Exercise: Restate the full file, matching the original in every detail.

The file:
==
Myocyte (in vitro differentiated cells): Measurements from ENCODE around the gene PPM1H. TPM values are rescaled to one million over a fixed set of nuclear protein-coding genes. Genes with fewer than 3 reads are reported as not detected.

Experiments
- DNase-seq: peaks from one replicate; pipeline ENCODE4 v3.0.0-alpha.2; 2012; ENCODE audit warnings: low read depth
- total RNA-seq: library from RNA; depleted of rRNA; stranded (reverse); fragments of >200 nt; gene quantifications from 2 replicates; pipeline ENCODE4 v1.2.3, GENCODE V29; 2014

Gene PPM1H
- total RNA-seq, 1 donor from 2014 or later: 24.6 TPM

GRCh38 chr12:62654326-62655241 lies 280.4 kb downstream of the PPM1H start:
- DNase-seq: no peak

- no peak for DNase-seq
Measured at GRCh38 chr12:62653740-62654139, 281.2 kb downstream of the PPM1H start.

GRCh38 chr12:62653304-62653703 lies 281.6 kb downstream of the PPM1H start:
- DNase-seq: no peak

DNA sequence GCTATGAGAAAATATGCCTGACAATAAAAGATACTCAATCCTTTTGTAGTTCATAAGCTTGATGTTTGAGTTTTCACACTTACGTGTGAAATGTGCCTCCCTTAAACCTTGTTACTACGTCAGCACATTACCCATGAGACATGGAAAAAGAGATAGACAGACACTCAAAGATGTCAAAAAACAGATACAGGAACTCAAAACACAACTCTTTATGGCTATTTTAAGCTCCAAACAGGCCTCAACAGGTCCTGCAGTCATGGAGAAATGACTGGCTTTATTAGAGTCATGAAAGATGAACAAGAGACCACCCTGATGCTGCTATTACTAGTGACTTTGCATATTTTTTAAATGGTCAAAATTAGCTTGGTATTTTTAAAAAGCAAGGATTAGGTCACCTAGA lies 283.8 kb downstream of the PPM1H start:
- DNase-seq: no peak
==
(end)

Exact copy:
Myocyte (in vitro differentiated cells): Measurements from ENCODE around the gene PPM1H. TPM values are rescaled to one million over a fixed set of nuclear protein-coding genes. Genes with fewer than 3 reads are reported as not detected.

Experiments
- DNase-seq: peaks from one replicate; pipeline ENCODE4 v3.0.0-alpha.2; 2012; ENCODE audit warnings: low read depth
- total RNA-seq: library from RNA; depleted of rRNA; stranded (reverse); fragments of >200 nt; gene quantifications from 2 replicates; pipeline ENCODE4 v1.2.3, GENCODE V29; 2014

Gene PPM1H
- total RNA-seq, 1 donor from 2014 or later: 24.6 TPM

GRCh38 chr12:62654326-62655241 lies 280.4 kb downstream of the PPM1H start:
- DNase-seq: no peak

- no peak for DNase-seq
Measured at GRCh38 chr12:62653740-62654139, 281.2 kb downstream of the PPM1H start.

GRCh38 chr12:62653304-62653703 lies 281.6 kb downstream of the PPM1H start:
- DNase-seq: no peak

DNA sequence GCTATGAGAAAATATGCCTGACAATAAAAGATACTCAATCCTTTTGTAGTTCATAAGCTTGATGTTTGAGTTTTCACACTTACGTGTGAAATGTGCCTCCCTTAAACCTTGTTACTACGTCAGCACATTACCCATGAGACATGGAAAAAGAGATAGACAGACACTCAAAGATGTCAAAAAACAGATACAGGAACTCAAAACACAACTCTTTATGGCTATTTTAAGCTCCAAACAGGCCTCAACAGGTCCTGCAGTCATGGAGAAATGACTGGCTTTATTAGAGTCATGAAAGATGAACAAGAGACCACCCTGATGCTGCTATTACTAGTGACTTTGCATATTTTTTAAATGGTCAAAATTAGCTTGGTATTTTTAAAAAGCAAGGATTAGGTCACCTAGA lies 283.8 kb downstream of the PPM1H start:
- DNase-seq: no peak